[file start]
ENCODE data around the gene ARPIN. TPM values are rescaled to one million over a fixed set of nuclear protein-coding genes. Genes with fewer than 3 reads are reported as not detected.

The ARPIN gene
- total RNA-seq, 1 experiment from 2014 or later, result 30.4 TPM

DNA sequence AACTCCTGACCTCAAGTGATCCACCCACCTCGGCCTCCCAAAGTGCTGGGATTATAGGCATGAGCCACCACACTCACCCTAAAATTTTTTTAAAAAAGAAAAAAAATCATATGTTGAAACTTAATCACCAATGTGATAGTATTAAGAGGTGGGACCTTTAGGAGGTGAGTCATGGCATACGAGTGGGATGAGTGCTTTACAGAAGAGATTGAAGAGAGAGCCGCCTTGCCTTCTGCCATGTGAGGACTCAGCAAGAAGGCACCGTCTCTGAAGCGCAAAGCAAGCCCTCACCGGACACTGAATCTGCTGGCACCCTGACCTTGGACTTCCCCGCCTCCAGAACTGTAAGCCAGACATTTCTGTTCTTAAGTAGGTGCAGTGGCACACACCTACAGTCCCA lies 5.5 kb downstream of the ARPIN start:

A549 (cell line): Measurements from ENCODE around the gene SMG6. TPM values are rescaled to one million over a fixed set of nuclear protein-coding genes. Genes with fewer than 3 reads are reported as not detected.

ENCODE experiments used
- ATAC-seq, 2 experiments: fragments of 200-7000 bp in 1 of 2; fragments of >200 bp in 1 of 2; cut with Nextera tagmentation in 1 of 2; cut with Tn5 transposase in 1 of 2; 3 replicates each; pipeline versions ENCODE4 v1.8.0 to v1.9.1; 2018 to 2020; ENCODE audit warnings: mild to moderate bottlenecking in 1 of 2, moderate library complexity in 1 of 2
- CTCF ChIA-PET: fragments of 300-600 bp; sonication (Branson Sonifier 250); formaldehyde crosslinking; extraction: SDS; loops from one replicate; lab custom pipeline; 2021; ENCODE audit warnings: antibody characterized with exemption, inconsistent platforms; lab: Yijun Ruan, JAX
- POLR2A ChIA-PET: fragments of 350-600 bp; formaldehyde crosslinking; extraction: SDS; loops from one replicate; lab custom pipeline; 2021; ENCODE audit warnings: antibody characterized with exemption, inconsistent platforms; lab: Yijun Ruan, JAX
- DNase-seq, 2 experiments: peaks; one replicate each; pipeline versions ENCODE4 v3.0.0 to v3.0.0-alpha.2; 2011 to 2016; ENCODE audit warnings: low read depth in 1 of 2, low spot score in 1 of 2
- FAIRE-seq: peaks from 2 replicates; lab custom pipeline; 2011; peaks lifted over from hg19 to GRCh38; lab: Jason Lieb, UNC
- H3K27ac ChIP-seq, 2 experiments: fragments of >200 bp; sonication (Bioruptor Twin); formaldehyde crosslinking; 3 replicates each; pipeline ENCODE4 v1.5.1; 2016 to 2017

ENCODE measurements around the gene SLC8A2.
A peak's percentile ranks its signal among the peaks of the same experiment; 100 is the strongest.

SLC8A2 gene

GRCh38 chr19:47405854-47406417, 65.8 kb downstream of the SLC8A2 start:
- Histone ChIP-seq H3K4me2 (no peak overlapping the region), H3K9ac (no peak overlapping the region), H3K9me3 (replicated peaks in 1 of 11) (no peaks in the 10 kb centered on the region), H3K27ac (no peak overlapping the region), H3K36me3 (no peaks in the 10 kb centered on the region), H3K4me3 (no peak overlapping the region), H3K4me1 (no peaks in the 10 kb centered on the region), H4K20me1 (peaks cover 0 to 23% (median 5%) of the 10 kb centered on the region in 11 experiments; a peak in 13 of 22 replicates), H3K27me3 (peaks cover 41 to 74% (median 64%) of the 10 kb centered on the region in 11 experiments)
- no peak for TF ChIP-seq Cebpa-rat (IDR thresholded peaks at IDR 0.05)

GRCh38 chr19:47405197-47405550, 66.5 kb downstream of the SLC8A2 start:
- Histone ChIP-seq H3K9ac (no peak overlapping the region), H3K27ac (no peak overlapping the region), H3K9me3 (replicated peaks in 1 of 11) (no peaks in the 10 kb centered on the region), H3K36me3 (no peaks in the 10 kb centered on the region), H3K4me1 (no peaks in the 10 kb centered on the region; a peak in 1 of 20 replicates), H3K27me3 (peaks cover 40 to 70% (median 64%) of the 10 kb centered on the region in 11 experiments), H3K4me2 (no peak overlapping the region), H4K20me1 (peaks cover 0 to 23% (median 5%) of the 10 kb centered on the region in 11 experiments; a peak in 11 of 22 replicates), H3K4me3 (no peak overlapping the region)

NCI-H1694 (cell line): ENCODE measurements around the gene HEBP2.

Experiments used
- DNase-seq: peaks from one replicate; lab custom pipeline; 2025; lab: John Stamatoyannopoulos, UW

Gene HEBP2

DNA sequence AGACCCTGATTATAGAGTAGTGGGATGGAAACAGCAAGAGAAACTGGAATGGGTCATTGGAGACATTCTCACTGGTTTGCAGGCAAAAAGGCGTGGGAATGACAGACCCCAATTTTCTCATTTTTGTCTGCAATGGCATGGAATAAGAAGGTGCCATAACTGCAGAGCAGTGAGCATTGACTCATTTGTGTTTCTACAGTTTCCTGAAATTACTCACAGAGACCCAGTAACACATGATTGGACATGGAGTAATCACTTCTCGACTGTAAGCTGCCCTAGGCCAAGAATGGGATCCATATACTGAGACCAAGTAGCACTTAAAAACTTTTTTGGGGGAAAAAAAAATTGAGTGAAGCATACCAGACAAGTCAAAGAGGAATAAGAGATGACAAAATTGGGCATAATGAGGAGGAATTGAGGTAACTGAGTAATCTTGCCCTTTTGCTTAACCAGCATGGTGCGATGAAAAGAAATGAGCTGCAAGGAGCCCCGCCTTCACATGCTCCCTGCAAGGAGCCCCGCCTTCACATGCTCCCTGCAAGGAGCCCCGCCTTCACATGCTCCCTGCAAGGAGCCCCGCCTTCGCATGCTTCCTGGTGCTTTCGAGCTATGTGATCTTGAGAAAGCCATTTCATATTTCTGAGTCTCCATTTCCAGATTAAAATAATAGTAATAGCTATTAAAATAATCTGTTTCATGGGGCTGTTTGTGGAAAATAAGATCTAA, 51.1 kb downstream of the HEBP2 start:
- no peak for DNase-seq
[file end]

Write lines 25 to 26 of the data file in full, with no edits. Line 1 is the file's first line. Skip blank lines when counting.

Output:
DNA sequence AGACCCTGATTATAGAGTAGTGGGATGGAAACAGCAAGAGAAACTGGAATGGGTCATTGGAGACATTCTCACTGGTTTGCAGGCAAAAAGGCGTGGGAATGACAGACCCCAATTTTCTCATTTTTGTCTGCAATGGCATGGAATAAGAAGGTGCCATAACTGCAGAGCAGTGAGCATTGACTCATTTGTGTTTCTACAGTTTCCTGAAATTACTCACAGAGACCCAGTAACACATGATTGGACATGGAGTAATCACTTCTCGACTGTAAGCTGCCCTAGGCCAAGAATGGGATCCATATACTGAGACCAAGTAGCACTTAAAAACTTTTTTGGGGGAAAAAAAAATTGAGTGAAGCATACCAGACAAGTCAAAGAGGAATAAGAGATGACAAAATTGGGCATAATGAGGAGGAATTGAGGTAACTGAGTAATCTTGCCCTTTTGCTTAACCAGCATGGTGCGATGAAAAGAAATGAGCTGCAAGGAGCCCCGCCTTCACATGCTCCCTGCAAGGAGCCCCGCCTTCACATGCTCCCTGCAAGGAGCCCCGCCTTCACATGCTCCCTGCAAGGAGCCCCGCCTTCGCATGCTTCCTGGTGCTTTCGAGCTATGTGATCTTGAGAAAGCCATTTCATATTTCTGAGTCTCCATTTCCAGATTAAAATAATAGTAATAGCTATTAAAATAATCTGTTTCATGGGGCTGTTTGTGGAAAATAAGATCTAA, 51.1 kb downstream of the HEBP2 start:
- no peak for DNase-seq